The practice of valuing the environment in cost-benefit analyses in transport and spatial projects

J.A. Annema, C.C. Koopmans

Research output: Contribution to JournalArticleAcademicpeer-review

Abstract

Scientific debates on environmental impacts in cost-benefit analysis (CBA) focus on methodological questions. The literature, however, contains very little information on the influence of these debates on CBAs made in spatial planning practice. In this paper, this gap is filled by a qualitative analysis of 67 CBAs made in the Netherlands between 2000 and 2011. From the literature on environmental valuation, we derive criteria to evaluate the quality of CBA practice, such as completeness and the inclusion of uncertainties. The analysis shows that in many cases relevant environmental effects are omitted or not monetised. Moreover, non-monetised effects are often not included in CBA conclusions. If impacts are monetised, the methods used are frequently not very sophisticated. The consequences of assumptions are often not communicated, for example, where high discount rates make long-term effects seem unimportant. In this research we identify four main points for good practice. © 2014 © 2014 University of Newcastle upon Tyne.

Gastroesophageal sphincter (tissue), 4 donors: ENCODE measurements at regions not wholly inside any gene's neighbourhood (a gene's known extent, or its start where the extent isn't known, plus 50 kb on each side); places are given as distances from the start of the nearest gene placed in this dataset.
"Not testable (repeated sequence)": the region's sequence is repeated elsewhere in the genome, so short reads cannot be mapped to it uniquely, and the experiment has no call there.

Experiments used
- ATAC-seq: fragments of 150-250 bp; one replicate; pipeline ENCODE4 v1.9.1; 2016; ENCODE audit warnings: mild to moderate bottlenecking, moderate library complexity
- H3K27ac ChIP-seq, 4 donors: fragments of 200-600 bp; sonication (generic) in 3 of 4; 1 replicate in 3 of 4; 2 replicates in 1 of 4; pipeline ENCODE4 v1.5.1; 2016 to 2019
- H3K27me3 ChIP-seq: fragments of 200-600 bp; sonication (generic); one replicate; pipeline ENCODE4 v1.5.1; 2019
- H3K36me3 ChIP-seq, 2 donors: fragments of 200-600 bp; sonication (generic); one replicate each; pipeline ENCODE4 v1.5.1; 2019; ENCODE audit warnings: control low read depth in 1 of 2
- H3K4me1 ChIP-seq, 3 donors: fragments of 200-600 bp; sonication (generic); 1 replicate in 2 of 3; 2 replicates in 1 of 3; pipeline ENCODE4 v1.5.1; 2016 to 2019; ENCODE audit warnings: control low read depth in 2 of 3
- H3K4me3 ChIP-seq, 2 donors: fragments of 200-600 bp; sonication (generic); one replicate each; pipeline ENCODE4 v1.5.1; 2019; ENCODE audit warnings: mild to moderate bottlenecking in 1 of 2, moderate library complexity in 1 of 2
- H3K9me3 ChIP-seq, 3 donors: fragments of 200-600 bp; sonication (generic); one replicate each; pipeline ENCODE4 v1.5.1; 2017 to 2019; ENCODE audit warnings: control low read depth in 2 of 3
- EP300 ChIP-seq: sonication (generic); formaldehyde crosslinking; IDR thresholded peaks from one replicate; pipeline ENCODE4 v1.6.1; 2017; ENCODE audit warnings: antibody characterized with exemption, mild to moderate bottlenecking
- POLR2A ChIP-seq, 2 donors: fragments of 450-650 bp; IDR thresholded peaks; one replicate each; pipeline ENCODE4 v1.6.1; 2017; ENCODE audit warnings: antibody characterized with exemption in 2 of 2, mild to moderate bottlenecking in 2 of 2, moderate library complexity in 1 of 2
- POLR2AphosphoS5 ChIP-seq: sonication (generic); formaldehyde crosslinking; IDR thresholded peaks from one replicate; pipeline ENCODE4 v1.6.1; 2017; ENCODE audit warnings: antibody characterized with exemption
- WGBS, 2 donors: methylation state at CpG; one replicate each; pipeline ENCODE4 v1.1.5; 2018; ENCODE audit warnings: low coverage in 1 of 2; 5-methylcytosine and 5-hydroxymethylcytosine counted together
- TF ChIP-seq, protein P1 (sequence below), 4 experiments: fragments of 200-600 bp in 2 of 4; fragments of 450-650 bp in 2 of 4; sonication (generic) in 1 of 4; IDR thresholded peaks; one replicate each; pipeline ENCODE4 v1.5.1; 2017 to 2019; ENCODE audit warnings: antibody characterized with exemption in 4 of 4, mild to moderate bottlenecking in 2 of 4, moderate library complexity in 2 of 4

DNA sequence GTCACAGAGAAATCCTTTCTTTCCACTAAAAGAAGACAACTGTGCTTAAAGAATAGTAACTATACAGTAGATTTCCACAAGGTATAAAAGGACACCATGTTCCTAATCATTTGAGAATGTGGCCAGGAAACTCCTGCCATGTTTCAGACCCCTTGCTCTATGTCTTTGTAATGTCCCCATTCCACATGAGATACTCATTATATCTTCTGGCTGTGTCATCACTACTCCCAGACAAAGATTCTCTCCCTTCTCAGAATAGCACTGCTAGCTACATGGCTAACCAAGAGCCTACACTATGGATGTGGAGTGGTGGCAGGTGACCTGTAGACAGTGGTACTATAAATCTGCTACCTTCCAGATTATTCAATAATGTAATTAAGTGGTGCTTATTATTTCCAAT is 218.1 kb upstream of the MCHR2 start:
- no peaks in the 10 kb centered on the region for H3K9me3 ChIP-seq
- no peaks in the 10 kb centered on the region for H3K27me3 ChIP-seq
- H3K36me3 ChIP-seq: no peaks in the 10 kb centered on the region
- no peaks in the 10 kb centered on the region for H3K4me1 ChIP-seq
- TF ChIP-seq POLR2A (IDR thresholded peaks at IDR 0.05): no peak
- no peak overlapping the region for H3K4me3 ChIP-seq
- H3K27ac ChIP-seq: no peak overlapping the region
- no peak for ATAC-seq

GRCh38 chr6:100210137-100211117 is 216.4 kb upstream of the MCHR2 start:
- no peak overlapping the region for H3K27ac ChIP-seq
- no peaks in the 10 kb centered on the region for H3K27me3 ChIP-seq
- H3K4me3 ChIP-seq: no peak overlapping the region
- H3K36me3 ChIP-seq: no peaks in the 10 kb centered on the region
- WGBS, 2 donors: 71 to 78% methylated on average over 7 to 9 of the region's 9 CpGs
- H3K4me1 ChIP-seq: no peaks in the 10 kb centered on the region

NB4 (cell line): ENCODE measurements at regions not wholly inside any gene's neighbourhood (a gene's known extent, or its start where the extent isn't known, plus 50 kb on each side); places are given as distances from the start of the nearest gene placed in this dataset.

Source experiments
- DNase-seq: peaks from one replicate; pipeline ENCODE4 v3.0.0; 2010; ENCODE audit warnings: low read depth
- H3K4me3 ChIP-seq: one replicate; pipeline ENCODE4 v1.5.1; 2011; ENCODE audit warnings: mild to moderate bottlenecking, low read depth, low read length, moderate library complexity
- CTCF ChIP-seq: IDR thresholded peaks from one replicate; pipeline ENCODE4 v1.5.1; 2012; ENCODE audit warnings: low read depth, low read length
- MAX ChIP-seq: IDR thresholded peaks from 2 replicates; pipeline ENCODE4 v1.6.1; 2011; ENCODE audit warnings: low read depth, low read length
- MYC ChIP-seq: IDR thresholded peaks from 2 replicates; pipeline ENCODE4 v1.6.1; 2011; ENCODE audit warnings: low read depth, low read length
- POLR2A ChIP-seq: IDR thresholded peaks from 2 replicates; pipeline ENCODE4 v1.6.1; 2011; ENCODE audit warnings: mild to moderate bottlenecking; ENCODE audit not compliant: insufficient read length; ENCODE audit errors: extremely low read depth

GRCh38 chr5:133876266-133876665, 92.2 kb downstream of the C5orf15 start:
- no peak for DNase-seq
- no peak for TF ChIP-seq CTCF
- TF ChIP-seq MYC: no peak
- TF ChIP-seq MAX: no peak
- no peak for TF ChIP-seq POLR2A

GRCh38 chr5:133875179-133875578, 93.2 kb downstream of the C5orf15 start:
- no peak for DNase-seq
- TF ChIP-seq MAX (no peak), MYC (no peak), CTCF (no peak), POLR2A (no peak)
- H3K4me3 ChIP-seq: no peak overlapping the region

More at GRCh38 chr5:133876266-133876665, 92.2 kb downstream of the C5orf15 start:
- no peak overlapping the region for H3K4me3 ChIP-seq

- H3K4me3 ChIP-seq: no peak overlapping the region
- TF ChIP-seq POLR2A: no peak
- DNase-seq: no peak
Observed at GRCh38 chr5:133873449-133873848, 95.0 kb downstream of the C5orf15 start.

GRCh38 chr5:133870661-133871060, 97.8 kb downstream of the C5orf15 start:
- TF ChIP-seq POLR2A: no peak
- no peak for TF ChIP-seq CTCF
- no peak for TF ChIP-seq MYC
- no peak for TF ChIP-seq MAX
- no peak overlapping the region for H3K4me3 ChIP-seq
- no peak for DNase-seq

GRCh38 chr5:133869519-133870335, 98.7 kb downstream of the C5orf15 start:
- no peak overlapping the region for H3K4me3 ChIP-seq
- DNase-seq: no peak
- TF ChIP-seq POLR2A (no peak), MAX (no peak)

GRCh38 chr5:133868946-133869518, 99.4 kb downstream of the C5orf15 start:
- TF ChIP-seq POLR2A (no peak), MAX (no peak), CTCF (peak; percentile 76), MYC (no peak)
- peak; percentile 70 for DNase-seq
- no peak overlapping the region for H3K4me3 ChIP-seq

Original languageEnglish
Pages (from-to)1635-1648
JournalJournal of Environmental Planning and Management
Volume58
Issue number9
DOIs
Publication statusPublished - 2015

Fingerprint

Cost benefit analysis
cost-benefit analysis
Environmental impact
costs
Costs
discount rate
planning practice
spatial planning
qualitative analysis
valuation
environmental effect
best practice
environmental impact
Netherlands
inclusion
uncertainty
Planning
cost-benefit
project
literature

Cite this

@article{675ce41445804af48df79b5fbbd3c0b9,
title = "The practice of valuing the environment in cost-benefit analyses in transport and spatial projects",
abstract = "Scientific debates on environmental impacts in cost-benefit analysis (CBA) focus on methodological questions. The literature, however, contains very little information on the influence of these debates on CBAs made in spatial planning practice. In this paper, this gap is filled by a qualitative analysis of 67 CBAs made in the Netherlands between 2000 and 2011. From the literature on environmental valuation, we derive criteria to evaluate the quality of CBA practice, such as completeness and the inclusion of uncertainties. The analysis shows that in many cases relevant environmental effects are omitted or not monetised. Moreover, non-monetised effects are often not included in CBA conclusions. If impacts are monetised, the methods used are frequently not very sophisticated. The consequences of assumptions are often not communicated, for example, where high discount rates make long-term effects seem unimportant. In this research we identify four main points for good practice. {\circledC} 2014 {\circledC} 2014 University of Newcastle upon Tyne.",
author = "J.A. Annema and C.C. Koopmans",
year = "2015",